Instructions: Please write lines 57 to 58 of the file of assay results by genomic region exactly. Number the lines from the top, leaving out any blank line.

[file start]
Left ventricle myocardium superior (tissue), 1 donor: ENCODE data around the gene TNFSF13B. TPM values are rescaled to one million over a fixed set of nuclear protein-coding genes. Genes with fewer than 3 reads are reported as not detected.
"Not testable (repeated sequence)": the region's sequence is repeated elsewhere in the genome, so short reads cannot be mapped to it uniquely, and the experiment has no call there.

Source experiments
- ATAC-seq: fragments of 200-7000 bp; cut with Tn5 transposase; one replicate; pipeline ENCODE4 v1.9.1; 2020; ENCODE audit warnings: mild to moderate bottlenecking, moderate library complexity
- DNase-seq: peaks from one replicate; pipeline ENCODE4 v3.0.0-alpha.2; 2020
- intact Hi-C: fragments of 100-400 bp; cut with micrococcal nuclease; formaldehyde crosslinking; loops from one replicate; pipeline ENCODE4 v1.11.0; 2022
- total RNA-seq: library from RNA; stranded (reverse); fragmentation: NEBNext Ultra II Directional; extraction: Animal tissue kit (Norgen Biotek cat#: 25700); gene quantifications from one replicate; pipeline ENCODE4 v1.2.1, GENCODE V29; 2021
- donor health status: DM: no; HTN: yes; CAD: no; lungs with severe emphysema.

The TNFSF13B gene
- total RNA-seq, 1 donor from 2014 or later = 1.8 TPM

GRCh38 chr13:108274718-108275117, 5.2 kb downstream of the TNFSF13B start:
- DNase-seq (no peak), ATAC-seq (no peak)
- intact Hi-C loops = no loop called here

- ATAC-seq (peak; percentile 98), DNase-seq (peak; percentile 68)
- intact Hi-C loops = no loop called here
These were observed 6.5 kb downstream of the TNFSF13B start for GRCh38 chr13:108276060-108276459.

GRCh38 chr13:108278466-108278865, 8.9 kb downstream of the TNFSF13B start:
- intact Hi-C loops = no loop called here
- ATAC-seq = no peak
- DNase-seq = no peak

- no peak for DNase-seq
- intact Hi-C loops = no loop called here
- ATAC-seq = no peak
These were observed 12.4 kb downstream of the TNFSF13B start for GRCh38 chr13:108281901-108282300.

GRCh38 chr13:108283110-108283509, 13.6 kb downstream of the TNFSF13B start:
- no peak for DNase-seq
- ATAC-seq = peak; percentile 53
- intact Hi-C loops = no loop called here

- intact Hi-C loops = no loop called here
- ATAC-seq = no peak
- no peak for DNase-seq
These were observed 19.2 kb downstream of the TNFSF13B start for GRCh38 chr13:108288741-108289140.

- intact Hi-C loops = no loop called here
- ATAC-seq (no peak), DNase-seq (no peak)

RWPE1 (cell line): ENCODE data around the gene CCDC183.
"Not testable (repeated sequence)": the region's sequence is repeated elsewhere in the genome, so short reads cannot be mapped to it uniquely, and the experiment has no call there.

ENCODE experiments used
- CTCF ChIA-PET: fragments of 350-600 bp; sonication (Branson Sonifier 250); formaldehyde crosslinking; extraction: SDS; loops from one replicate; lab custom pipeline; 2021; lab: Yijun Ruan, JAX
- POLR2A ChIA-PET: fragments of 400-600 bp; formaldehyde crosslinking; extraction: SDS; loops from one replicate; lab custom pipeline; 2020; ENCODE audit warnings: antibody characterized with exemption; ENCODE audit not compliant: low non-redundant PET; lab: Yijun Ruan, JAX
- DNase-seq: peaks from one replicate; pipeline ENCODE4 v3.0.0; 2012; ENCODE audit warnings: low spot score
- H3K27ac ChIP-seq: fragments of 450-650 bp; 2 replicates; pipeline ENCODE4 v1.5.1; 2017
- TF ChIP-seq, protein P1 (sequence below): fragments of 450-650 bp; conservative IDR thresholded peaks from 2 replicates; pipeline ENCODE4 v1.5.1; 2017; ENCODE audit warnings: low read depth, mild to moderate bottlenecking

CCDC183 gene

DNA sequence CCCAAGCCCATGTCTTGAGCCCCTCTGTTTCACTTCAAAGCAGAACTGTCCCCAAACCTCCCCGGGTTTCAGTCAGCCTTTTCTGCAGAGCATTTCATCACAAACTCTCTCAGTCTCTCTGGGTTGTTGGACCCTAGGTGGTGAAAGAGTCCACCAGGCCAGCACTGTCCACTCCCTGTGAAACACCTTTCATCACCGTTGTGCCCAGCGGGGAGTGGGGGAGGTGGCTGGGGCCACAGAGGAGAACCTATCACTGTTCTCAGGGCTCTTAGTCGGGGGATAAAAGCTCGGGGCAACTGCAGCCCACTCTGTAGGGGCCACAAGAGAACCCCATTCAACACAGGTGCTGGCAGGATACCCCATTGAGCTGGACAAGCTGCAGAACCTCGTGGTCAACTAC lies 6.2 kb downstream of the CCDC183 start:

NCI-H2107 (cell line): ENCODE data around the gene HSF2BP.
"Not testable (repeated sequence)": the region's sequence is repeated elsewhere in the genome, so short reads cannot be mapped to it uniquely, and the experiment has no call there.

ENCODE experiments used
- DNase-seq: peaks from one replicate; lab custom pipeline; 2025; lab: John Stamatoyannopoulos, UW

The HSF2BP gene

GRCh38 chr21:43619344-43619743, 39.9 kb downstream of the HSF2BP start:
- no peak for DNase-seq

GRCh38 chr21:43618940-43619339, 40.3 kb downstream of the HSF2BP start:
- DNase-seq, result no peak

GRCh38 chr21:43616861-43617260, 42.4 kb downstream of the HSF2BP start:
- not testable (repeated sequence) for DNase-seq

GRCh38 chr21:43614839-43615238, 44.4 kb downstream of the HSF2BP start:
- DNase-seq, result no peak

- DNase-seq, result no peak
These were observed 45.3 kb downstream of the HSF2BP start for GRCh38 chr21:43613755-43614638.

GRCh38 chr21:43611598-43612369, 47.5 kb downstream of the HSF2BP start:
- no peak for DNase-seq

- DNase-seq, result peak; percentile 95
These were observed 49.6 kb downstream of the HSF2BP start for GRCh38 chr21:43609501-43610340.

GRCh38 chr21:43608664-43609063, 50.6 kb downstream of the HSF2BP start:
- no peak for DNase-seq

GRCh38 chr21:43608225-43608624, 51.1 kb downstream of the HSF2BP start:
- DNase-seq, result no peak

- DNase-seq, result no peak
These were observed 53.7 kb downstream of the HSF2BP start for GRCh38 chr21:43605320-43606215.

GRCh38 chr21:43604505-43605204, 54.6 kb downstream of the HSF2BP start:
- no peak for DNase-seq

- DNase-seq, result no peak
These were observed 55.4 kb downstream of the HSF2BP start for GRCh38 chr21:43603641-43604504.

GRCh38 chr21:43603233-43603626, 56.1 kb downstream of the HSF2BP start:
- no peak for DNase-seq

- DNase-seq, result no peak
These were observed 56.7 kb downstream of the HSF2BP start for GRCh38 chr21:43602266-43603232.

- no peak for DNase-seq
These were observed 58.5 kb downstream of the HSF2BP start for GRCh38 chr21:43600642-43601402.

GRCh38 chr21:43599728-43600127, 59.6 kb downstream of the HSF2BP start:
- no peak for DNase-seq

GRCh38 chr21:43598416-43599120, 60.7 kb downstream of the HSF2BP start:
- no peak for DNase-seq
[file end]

- DNase-seq, result no peak

- DNase-seq, result no peak